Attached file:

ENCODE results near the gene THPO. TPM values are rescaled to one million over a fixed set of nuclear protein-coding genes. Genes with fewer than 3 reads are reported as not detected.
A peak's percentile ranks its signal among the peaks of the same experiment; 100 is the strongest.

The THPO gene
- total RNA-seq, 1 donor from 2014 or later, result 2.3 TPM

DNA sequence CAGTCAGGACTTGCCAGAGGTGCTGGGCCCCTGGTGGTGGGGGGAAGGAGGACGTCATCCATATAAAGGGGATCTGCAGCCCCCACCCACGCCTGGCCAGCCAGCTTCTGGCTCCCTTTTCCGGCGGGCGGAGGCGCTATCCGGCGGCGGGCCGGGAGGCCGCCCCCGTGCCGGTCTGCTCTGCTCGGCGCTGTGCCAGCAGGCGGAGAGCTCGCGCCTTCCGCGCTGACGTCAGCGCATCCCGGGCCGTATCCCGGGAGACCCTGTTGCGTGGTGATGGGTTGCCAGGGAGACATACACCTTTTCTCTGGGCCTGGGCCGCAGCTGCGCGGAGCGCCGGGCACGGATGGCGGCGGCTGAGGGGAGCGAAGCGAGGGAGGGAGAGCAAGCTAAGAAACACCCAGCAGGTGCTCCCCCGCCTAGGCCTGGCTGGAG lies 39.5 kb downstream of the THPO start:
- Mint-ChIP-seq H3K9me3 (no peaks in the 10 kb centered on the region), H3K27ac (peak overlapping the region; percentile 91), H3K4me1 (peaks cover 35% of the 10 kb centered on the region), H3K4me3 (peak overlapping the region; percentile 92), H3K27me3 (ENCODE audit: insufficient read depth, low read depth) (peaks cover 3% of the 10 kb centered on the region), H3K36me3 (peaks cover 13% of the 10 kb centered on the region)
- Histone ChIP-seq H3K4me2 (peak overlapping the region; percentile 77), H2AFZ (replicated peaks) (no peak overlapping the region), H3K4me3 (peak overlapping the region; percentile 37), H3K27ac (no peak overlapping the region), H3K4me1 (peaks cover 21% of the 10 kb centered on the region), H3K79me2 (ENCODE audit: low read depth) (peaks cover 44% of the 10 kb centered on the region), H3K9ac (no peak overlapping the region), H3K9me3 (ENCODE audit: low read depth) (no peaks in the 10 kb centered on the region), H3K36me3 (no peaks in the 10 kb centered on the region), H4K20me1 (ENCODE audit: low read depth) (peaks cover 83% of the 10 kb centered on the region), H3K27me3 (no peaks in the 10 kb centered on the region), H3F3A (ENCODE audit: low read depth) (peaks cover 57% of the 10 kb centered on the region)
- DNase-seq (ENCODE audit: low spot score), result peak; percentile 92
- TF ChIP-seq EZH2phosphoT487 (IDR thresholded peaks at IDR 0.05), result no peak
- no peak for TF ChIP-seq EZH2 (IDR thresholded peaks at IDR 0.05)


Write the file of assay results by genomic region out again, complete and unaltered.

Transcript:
ENCODE results near the gene THPO. TPM values are rescaled to one million over a fixed set of nuclear protein-coding genes. Genes with fewer than 3 reads are reported as not detected.
A peak's percentile ranks its signal among the peaks of the same experiment; 100 is the strongest.

The THPO gene
- total RNA-seq, 1 donor from 2014 or later, result 2.3 TPM

DNA sequence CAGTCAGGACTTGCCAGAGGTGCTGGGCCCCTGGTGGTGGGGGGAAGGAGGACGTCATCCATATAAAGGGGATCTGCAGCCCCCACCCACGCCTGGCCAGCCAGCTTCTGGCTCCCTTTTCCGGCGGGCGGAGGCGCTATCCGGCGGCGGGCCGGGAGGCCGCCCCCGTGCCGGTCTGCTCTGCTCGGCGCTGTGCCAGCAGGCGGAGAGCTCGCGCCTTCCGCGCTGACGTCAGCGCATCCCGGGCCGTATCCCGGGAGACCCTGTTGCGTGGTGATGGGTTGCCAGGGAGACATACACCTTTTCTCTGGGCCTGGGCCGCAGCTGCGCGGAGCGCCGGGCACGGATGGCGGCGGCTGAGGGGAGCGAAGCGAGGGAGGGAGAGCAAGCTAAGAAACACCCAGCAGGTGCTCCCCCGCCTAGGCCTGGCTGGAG lies 39.5 kb downstream of the THPO start:
- Mint-ChIP-seq H3K9me3 (no peaks in the 10 kb centered on the region), H3K27ac (peak overlapping the region; percentile 91), H3K4me1 (peaks cover 35% of the 10 kb centered on the region), H3K4me3 (peak overlapping the region; percentile 92), H3K27me3 (ENCODE audit: insufficient read depth, low read depth) (peaks cover 3% of the 10 kb centered on the region), H3K36me3 (peaks cover 13% of the 10 kb centered on the region)
- Histone ChIP-seq H3K4me2 (peak overlapping the region; percentile 77), H2AFZ (replicated peaks) (no peak overlapping the region), H3K4me3 (peak overlapping the region; percentile 37), H3K27ac (no peak overlapping the region), H3K4me1 (peaks cover 21% of the 10 kb centered on the region), H3K79me2 (ENCODE audit: low read depth) (peaks cover 44% of the 10 kb centered on the region), H3K9ac (no peak overlapping the region), H3K9me3 (ENCODE audit: low read depth) (no peaks in the 10 kb centered on the region), H3K36me3 (no peaks in the 10 kb centered on the region), H4K20me1 (ENCODE audit: low read depth) (peaks cover 83% of the 10 kb centered on the region), H3K27me3 (no peaks in the 10 kb centered on the region), H3F3A (ENCODE audit: low read depth) (peaks cover 57% of the 10 kb centered on the region)
- DNase-seq (ENCODE audit: low spot score), result peak; percentile 92
- TF ChIP-seq EZH2phosphoT487 (IDR thresholded peaks at IDR 0.05), result no peak
- no peak for TF ChIP-seq EZH2 (IDR thresholded peaks at IDR 0.05)